The perceived success of an IT department isn't just about financial performance and back-office efficiency, final judgement often relys on end-user satisfaction.
This is a tough barometer because end-user satisfaction or dissatisfaction is fickle, which is why IT departments are increasingly implementing innovative programs or surveys to measure service delivery to better meet staff needs.
An exclusive poll of Computerworld readers shows that Australian IT managers are making genuine attempts to find out if they really are getting the job done and winning over their constituency.
At the same time, according to IDC Australia director of IT management programs Catherine Bennett, IT recognizes that the way it is perceived is critical to win the blessing and budget support of senior executives.
"Some companies have formalized programs where they do end-user needs analysis and customer satisfaction surveys," she said.
When looking to consolidate or implement new technology, Bennett said IT departments run workshops selecting staff from across the organization to participate and set down their requirements.
"But the best way for IT to keep end users happy is to focus on governance. It really comes down to how organizations make decisions and how they communicate these decisions to the end-user base," Bennett said.
"A good idea is a steering committee, which meets regularly."
Respondents to Computerworld's survey use a number of methods to gauge the ebb and flow of user perceptions.
Pacific National IT manager Norman Arnott says the key to end-user satisfaction is continual communication.
"I suppose we measure it by having continual discussions with end users on what we've done and where we want to go," Arnott said.
"It is important to be open and honest. This includes educating employees on the realities of bringing sophisticated IT products to market." Managing expectations, Arnott said, is the biggest challenge.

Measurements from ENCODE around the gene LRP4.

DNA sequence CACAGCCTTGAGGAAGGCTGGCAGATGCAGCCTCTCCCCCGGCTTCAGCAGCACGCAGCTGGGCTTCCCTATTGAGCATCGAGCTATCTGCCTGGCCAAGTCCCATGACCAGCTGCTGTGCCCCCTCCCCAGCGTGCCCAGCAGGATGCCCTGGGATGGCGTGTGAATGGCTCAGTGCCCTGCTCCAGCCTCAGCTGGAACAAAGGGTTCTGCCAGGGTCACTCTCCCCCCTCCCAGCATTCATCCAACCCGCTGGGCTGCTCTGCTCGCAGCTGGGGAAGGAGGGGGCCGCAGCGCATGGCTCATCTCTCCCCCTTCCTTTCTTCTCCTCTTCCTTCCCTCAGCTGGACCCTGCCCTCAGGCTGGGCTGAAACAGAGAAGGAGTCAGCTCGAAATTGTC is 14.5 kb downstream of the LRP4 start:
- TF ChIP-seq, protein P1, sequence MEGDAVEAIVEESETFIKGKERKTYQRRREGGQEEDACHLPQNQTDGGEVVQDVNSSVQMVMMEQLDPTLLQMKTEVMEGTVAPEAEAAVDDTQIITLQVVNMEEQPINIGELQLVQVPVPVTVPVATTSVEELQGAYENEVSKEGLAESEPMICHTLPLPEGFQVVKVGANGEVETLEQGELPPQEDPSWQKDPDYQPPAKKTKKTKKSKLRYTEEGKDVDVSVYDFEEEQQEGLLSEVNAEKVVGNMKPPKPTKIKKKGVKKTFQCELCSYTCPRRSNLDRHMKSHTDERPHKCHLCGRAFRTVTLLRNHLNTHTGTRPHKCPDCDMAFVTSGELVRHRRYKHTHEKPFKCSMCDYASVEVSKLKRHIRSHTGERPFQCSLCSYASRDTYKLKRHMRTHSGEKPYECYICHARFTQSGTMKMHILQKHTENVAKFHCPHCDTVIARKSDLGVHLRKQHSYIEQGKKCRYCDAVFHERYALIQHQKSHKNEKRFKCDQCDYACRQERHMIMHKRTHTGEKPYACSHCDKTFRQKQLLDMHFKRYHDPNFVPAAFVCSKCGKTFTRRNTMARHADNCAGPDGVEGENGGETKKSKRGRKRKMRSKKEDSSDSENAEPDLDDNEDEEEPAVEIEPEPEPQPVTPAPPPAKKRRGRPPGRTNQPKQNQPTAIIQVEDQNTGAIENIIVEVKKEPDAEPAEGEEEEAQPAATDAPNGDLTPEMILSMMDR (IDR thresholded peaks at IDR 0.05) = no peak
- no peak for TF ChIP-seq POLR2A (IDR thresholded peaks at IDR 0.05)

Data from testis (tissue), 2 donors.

"They read the magazines out there and then think that if you buy something off the shelf, it can be installed immediately and will just work," he said.
At the Greater Murray Area Health Service, IT manager Mark Slater undertakes regular surveys asking end users to rate IT's performance.
"It's very difficult to keep everyone happy. We're trying to make our helpdesk more successful and giving end users more opportunities to provide feedback," Slater said.
"With more and more people having computers at home users now have higher expectations which is hard for us with 60 percent of our fleet still on Windows NT."
But Thiess Services PC and network support manager Peter Mellor says even the use of surveys and helpdesk feedback doesn't always work. "It isn't just about feedback forms, you have to actively go out and talk to users to really find out how everything is going," he said.
"Otherwise they won't let you know when everything is rosy; they will only come to you when they have a problem."
While steering committees and surveys rated highly in the poll, many respondents warned that problems in perception can dangerously affect IT's influence across the organization.
Respondents agreed that a single, failed technology implementation can have a lasting affect, and it is a tough job to overturn end-user dissatisfaction once it sets in.
They said also that perceptions do not change until replaced with a more immediate, positive experience.
How do you measure end user satisfaction; do you have programs in place and does it influence senior executive decision-making in your organization? Feedback to email@example.com